UN Vote Puts Spotlight on Myanmar-Belarus Connection
By The Irrawaddy 7 July 2021
When the UN General Assembly voted on a resolution condemning the Myanmar coup, calling on the military to restore democracy, release political prisoners and end its violence, and urging UN members to “prevent the flow of arms into Myanmar”, many pundits hailed it as a significant move.
All five countries bordering Myanmar—China, India, Laos, Thailand and Bangladesh—abstained from the vote, as did Russia and 30 other nations. Among other ASEAN members, Cambodia, Laos and Brunei also abstained, while Singapore, Vietnam, Indonesia, Malaysia and the Philippines voted in favor.
A single country voted against the resolution: Belarus, a landlocked European country bordering Russia.
Why? It is one of the countries that continue to sell arms and air defense capabilities to the Myanmar military.
Belarus’ arms exports to Myanmar were hardly under the radar. But Minsk’s conspicuous show of support at the UN has prompted activists and journalists to start digging and find out just how deep the relationship between the two militaries goes.
Sales of military hardware from Belarus to Myanmar did not end with the coup on Feb. 1. According to Myanmar activists, an IL-62 cargo plane belonging to Belarusian cargo carrier Rada Airlines was spotted at Yangon Airport on Feb. 10. Though no one really knows what was on the plane, many assumed it was being used to export weapons to Myanmar.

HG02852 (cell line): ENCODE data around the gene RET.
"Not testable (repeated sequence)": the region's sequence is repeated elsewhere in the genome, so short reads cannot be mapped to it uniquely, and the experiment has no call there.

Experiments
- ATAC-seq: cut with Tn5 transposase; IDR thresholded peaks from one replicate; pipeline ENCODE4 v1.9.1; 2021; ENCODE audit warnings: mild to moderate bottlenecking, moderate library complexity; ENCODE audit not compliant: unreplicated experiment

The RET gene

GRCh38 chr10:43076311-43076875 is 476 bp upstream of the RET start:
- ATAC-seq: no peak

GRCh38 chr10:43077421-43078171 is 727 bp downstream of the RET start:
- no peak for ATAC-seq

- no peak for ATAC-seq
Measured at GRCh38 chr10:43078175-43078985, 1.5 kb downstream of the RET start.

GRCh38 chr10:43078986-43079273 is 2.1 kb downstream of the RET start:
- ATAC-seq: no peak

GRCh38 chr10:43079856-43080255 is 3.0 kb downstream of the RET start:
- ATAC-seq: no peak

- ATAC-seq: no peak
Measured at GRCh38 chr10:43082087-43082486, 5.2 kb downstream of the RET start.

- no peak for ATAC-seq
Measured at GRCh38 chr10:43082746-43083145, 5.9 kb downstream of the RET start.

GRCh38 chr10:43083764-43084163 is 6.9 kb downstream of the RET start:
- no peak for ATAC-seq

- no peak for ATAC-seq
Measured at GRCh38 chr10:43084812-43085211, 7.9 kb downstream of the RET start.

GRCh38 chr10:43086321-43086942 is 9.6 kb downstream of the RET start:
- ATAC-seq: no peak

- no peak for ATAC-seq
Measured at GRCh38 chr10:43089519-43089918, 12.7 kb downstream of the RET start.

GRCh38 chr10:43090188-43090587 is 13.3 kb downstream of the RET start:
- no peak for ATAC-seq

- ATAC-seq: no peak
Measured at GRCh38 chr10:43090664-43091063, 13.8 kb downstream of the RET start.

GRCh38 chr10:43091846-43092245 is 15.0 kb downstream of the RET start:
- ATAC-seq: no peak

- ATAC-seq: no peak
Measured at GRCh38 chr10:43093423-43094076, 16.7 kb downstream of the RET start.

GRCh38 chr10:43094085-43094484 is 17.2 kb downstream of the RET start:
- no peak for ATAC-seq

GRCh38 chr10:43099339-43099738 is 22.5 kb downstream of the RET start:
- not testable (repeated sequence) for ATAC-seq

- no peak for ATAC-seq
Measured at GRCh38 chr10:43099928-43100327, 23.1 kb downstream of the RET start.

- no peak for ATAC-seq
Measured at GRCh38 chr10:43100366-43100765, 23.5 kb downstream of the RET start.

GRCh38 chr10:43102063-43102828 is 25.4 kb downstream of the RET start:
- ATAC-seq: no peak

It was reported that Myanmar was the first country to buy Belarus’ Kvadrat-M surface-to-air missile system, a modernized upgrade of the Soviet-era 2K12 Kub.
In a recent report on Euroradio, military expert Yegor Lebedok said he believed Rada Airlines specialized in arms supplies—not from Belarus, but from third countries. The report noted that the airline had permission to operate its transport business in Serbia—another supplier of hardware to the Myanmar military.
Interestingly, a delegation composed of officers from the Myanmar Defense Ministry and some Myanmar businessmen recently traveled to Belgrade, where they are said to have looked into purchasing “heavy machinery”.
Warm welcome in Minsk
Over the past decade, the Myanmar military and its associated politicians have quietly built up a good relationship with the leadership in Minsk, including Belarus’ autocratic President Alexander Lukashenko. The closer ties are hardly surprising. As they have with senior Tatmadaw figures, the EU and other Western powers have imposed sanctions and travel bans on Lukashenko and his regime for violating the fundamental rights of citizens and the brutal repression of protesters.
In 2008 the countries’ militaries formed a joint commission on military technical cooperation, which has held annual meetings to discuss arms sales, manufacturing, technology transfer and training.
Belarusian Prime Minister Mikhail Myasnikovich visited Myanmar in December 2011, as the country was beginning to open up under the quasi-civilian government of U Thein Sein, a former general. The countries agreed to step up trade and economic cooperation, including in the areas of vehicle manufacturing and technology transfer. The same month, Myanmar received a visit from then US Secretary of State Hillary Clinton, the highest-level visitor from Washington in many years.
In November 2014, Myanmar military commander-in-chief (and current junta leader) Senior General Min Aung Hlaing visited Belarus, where he held a meeting with Lukashenko.
“I was informed about the results of the meetings, talks and visits to Belarusian companies. I like your approach. Our dialogue is meant for a long-term perspective and we should follow this path no matter what,” the Belarusian president said as he welcomed the Myanmar delegation.